China’s economic growth is expected to recover in 2021, with the likely commercialization of a vaccine for COVID 19. The government’s fiscal and monetary policies will remain accommodative to spur consumer and investor sentiment and support growth. As a result, consumer spending and fixed investment will improve considerably. Under Jo Biden’s presidency in the US, it is likely that there will be a return to a multilateral approach to trade policy, which will help China in expanding its international trade. As soon as the Chinese economy returns to normalcy, the country will re-embark on its transformation from an export and investment-led model to a private consumption-led model.
The weakness of the Eurozone economy is likely to reverse in 2021, with the Eurozone and all major economies of the Eurozone recording an economic recovery. Private consumption, fixed investment and exports will recover. Among the larger member states, economic recovery will be the most pronounced in France, Spain, and Italy, partly reflecting their comparatively severe declines in 2020. Fiscal policy support will be extended into 2021. Disbursements from the European Union’s Recovery and Resilience Facility will continue in 2021. Given post-GFC lessons, underlying fiscal tightening is not expected until 2022. The European Central Bank will continue providing policy stimulus. The Pandemic Emergency Purchase Program will remain the preferred policy instrument, and there will also be a EUR500-billion uplift in asset purchases.
The ongoing sharp decline in the unemployment in the US is expected to continue in 2021, providing a boost to consumer spending and fixed investment.
GLOBAL INDUSTRIAL PRODUCTION
The world’s global industrial production growth is expected to recover in 2021 after recording a recession in 2020. The improvement will likely be somewhat broad based, with industrial production growth increasing in most advanced economies and emerging economies in 2021. Among major economies, the US, the Eurozone, Japan, China and India will likely see a significant improvement in industrial production growth.xperience a decline in industrial production growth.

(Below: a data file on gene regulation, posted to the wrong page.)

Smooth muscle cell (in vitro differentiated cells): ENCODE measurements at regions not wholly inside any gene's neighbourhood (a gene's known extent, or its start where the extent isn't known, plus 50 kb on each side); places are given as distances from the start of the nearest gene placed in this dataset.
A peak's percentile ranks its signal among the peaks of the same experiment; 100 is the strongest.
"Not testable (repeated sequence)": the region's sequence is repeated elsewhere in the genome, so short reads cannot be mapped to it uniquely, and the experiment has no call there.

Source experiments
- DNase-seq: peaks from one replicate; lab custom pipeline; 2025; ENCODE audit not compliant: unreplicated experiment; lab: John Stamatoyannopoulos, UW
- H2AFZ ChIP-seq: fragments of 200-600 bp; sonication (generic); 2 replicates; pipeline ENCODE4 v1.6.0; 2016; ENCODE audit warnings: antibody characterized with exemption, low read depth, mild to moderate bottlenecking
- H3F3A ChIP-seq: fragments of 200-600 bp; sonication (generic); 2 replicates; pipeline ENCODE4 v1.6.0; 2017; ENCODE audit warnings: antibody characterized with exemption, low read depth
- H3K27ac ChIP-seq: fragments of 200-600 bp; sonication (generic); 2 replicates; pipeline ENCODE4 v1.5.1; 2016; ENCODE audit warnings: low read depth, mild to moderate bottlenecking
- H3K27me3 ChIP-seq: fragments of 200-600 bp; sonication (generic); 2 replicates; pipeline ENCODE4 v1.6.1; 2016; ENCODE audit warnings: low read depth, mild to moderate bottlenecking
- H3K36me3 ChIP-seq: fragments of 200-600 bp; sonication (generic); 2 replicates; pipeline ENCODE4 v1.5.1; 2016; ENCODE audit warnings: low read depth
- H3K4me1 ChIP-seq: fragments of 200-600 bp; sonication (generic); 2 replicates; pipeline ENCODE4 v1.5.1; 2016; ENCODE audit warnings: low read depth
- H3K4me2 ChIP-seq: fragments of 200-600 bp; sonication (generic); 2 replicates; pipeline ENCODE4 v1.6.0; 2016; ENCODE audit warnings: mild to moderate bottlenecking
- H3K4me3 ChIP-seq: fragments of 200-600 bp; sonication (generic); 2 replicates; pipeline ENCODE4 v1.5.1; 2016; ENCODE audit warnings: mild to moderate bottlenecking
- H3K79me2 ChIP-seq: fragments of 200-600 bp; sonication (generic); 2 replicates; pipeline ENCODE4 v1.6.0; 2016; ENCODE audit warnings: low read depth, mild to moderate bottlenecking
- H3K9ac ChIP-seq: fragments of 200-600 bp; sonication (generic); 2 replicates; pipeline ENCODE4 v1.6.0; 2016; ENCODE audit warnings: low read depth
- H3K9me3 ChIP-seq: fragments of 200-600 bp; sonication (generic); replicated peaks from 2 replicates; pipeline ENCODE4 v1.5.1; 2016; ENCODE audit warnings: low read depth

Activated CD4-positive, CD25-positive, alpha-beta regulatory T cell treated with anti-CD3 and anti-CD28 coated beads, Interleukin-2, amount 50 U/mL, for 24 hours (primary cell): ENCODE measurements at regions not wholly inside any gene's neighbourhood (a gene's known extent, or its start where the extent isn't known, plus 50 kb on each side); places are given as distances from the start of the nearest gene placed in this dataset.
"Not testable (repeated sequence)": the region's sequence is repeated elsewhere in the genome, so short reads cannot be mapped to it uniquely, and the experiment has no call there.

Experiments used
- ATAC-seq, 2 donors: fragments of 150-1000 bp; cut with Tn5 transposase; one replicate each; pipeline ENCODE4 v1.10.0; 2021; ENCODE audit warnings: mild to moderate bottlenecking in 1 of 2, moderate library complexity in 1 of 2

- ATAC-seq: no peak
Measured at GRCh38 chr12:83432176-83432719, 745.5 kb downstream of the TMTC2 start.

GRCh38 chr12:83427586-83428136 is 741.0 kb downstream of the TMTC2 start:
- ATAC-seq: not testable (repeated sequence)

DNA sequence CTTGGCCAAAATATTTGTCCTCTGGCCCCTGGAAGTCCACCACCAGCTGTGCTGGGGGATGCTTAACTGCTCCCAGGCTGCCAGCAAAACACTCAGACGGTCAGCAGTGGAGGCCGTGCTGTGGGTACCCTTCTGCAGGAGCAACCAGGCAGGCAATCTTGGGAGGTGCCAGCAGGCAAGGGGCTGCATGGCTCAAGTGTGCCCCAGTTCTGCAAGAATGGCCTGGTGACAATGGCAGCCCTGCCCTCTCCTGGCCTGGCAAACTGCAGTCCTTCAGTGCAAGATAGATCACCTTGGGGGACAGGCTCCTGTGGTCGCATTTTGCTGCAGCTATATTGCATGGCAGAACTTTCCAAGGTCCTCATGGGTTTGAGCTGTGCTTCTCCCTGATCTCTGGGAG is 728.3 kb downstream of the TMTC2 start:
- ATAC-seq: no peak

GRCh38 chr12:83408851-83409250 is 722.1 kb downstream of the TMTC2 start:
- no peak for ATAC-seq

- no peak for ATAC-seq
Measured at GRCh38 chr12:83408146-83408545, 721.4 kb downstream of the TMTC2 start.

China's economic growth is anticipated to recover in 2021.
Industry Segment Trends
The world’s industrial production growth is expected to witness lower growth in 2020, with the US, EU and Asia economies experiencing slower growth in addition to the disruptions to industries supply chains caused by coronavirus. The petrochemicals dependent industry sectors are expected to witness diverse trends. The automotive industry is expected to remain in contraction mode during 2020 as a result of slowdown in the US, China and Europe. Unlike the automotive industry, the construction industry is expected to improve in 2020 driven by growth in Asia Pacific. The textile and electronic industries are expected also to grow in 2020 as demand for these two sectors less affected by global economic slowdown. Healthcare sectors are expected to benefit from governments’ efforts to fight coronavirus.